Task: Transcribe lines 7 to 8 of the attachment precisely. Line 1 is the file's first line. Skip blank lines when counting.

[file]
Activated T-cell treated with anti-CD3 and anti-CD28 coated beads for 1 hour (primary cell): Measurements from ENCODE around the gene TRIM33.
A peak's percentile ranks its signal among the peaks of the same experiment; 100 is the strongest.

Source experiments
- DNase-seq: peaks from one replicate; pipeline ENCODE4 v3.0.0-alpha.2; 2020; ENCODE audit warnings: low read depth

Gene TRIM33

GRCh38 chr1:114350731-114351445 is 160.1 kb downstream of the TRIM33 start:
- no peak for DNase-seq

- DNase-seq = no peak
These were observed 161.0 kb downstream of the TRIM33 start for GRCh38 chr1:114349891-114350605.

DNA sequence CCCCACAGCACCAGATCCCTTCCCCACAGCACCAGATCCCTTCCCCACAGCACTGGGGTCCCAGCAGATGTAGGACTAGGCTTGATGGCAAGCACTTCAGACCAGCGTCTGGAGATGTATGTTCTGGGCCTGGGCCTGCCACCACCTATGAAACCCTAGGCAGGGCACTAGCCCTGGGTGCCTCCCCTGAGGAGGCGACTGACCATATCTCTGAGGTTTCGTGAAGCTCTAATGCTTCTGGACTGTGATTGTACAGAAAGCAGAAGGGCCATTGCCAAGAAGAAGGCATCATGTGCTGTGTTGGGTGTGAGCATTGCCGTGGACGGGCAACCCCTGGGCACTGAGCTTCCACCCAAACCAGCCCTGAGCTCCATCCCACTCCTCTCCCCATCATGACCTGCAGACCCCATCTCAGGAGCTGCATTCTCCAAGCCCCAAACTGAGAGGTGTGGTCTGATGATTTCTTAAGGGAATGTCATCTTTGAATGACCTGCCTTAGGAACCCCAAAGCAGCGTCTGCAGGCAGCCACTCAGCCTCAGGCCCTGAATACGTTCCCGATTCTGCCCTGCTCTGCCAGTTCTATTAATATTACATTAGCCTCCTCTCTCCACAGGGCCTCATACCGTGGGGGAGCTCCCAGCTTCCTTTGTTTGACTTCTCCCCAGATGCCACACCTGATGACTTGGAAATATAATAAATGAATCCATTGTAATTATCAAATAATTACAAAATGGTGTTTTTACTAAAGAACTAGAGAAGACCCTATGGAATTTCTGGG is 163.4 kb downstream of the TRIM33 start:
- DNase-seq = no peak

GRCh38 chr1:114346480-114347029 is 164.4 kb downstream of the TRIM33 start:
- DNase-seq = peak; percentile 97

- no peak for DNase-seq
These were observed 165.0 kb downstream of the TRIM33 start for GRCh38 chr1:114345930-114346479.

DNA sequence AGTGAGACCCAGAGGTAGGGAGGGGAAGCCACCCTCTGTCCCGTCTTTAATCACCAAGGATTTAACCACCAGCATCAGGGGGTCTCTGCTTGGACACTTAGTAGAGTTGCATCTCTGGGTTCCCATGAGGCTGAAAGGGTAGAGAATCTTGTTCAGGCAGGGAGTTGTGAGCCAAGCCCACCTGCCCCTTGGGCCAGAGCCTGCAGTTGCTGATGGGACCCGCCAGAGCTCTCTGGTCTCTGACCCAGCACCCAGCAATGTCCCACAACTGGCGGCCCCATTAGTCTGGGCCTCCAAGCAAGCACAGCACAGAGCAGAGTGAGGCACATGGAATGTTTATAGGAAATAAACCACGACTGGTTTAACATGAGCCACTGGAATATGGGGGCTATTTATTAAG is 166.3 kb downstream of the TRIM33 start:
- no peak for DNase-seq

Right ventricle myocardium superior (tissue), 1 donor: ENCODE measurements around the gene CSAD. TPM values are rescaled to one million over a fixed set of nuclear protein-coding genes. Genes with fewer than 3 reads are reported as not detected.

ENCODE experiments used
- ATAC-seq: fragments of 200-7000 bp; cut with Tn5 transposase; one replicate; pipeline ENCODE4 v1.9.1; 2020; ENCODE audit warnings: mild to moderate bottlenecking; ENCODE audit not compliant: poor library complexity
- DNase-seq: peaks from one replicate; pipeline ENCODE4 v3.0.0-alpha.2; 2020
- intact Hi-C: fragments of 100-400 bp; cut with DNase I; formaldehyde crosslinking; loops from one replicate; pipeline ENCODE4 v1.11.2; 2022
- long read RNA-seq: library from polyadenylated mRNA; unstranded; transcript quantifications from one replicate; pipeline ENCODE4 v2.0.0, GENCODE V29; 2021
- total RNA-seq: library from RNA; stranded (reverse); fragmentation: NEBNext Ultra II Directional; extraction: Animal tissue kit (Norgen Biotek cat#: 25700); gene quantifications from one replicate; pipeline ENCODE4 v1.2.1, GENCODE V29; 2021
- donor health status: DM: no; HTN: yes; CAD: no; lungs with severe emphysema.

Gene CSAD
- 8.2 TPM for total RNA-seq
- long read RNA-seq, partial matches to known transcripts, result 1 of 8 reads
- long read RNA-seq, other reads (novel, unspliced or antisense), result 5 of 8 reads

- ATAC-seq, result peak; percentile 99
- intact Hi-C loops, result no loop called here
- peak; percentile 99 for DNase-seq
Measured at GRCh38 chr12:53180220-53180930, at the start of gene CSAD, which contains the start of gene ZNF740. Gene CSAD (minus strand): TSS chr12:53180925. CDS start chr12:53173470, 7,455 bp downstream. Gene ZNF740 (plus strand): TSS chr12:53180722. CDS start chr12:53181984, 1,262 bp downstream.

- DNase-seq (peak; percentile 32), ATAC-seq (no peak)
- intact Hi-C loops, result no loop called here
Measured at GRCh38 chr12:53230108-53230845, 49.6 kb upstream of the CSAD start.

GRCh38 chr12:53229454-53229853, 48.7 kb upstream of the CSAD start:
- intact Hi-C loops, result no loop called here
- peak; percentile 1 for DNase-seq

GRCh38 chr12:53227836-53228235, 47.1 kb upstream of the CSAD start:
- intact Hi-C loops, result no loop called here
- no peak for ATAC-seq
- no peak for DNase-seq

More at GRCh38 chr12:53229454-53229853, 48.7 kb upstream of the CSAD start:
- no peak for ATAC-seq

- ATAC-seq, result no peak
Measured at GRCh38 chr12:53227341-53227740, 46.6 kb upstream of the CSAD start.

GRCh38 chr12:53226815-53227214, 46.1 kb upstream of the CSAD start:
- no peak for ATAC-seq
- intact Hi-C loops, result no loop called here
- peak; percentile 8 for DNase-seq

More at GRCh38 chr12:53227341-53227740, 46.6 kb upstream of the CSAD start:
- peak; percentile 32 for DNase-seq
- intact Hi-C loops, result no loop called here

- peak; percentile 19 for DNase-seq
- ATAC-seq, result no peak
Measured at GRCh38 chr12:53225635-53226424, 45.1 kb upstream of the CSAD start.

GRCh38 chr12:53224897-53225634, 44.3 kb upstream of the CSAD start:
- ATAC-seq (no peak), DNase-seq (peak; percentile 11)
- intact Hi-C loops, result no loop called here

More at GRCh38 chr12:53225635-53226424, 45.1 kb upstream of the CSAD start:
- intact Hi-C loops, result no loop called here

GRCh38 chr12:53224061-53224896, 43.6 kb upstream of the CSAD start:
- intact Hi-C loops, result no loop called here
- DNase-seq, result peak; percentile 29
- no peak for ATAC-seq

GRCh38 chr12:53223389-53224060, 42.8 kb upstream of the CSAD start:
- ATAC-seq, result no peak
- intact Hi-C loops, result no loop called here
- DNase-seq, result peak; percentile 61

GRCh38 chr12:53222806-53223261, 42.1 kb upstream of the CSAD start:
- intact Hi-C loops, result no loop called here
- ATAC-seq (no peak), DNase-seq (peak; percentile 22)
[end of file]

- no peak for DNase-seq

- DNase-seq = no peak